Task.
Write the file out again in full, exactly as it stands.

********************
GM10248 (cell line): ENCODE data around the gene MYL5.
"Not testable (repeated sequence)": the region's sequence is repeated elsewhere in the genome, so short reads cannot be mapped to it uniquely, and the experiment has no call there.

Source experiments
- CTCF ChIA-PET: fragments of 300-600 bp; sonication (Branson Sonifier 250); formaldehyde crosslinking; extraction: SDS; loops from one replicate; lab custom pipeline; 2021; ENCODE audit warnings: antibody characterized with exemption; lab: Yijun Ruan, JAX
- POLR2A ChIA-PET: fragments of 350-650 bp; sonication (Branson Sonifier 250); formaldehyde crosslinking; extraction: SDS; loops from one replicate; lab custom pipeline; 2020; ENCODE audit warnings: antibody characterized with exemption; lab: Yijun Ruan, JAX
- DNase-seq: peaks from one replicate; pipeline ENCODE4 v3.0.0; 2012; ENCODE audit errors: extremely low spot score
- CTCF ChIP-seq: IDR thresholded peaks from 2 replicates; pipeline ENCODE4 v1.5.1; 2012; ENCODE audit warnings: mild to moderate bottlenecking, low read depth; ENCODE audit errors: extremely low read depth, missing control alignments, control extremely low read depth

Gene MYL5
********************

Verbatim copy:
GM10248 (cell line): ENCODE data around the gene MYL5.
"Not testable (repeated sequence)": the region's sequence is repeated elsewhere in the genome, so short reads cannot be mapped to it uniquely, and the experiment has no call there.

Source experiments
- CTCF ChIA-PET: fragments of 300-600 bp; sonication (Branson Sonifier 250); formaldehyde crosslinking; extraction: SDS; loops from one replicate; lab custom pipeline; 2021; ENCODE audit warnings: antibody characterized with exemption; lab: Yijun Ruan, JAX
- POLR2A ChIA-PET: fragments of 350-650 bp; sonication (Branson Sonifier 250); formaldehyde crosslinking; extraction: SDS; loops from one replicate; lab custom pipeline; 2020; ENCODE audit warnings: antibody characterized with exemption; lab: Yijun Ruan, JAX
- DNase-seq: peaks from one replicate; pipeline ENCODE4 v3.0.0; 2012; ENCODE audit errors: extremely low spot score
- CTCF ChIP-seq: IDR thresholded peaks from 2 replicates; pipeline ENCODE4 v1.5.1; 2012; ENCODE audit warnings: mild to moderate bottlenecking, low read depth; ENCODE audit errors: extremely low read depth, missing control alignments, control extremely low read depth

Gene MYL5